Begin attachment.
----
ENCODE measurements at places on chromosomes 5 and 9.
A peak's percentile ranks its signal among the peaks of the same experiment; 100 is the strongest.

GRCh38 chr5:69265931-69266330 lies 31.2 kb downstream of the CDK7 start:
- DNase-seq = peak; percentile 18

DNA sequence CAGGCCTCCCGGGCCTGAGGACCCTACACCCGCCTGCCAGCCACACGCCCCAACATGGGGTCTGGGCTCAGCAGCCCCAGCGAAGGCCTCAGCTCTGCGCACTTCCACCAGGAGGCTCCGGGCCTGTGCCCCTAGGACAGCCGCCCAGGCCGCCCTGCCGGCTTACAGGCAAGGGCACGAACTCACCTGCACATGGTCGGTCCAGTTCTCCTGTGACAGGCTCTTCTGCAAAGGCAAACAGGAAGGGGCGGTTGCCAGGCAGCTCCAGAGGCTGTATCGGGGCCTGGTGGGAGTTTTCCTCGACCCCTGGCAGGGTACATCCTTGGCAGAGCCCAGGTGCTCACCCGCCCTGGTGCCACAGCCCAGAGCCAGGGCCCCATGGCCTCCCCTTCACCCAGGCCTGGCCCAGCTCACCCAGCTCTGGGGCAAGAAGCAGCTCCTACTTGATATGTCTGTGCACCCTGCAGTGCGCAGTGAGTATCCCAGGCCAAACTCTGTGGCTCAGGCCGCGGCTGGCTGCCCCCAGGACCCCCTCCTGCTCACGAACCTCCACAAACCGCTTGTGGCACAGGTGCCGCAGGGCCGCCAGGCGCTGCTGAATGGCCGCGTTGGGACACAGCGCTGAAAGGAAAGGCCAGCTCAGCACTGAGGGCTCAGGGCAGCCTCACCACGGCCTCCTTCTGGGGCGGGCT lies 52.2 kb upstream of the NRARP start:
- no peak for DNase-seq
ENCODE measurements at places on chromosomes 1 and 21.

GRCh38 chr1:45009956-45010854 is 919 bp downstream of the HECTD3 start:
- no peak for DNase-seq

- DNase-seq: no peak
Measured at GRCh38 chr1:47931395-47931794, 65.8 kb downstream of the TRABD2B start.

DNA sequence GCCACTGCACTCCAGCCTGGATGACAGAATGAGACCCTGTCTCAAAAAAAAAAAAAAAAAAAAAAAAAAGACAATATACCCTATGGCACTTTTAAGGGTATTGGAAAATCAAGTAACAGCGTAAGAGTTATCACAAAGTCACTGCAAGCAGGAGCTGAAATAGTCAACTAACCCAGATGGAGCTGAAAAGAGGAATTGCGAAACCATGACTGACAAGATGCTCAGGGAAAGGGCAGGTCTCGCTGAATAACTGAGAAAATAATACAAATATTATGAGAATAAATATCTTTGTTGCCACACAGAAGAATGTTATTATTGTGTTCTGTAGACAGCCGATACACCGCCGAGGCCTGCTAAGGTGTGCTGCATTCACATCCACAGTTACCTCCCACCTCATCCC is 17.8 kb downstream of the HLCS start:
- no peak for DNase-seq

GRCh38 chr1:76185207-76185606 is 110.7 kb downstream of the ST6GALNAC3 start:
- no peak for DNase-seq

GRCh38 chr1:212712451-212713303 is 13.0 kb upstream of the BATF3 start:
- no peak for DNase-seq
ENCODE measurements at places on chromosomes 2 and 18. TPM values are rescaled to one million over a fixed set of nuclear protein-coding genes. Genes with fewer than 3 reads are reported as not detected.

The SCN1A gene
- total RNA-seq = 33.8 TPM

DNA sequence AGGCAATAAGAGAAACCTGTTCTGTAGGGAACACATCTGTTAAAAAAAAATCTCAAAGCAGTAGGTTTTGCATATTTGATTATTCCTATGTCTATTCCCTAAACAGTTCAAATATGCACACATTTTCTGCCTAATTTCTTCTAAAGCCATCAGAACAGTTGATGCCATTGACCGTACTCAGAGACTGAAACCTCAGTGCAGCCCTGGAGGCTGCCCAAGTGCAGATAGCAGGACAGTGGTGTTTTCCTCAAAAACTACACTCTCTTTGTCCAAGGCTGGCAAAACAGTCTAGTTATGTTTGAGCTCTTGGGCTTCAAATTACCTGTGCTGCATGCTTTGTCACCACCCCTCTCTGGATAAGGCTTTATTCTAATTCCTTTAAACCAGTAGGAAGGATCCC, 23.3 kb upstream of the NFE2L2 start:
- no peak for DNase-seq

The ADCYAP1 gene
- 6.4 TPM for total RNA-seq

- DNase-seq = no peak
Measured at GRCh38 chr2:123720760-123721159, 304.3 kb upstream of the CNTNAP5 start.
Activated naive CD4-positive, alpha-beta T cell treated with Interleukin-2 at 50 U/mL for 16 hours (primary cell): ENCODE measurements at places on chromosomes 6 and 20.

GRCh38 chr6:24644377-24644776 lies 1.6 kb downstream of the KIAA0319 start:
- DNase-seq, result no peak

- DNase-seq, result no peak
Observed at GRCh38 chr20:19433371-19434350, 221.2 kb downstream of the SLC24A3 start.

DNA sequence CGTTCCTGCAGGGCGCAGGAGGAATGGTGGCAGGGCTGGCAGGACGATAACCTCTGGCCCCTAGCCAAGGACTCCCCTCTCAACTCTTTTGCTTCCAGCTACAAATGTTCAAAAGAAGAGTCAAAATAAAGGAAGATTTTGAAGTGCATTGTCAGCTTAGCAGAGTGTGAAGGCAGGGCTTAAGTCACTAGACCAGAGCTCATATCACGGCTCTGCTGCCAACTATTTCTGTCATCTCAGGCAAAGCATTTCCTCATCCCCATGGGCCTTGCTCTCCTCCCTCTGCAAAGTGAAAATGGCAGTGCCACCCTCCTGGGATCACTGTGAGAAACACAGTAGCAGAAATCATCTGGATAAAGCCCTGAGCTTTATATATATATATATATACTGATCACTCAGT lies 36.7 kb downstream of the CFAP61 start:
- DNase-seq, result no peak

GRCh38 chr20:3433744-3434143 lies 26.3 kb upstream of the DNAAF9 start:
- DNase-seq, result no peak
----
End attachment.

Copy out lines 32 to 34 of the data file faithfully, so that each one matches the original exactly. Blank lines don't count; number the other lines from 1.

DNA sequence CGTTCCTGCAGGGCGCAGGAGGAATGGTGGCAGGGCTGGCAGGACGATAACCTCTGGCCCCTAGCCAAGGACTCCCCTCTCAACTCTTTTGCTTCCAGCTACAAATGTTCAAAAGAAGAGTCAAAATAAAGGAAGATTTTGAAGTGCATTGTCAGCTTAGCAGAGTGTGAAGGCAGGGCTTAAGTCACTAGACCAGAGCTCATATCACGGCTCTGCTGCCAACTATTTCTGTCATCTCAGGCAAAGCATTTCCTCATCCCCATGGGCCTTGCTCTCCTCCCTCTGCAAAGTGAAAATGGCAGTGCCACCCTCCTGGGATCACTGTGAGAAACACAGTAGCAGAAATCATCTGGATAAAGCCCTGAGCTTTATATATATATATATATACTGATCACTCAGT lies 36.7 kb downstream of the CFAP61 start:
- DNase-seq, result no peak

GRCh38 chr20:3433744-3434143 lies 26.3 kb upstream of the DNAAF9 start: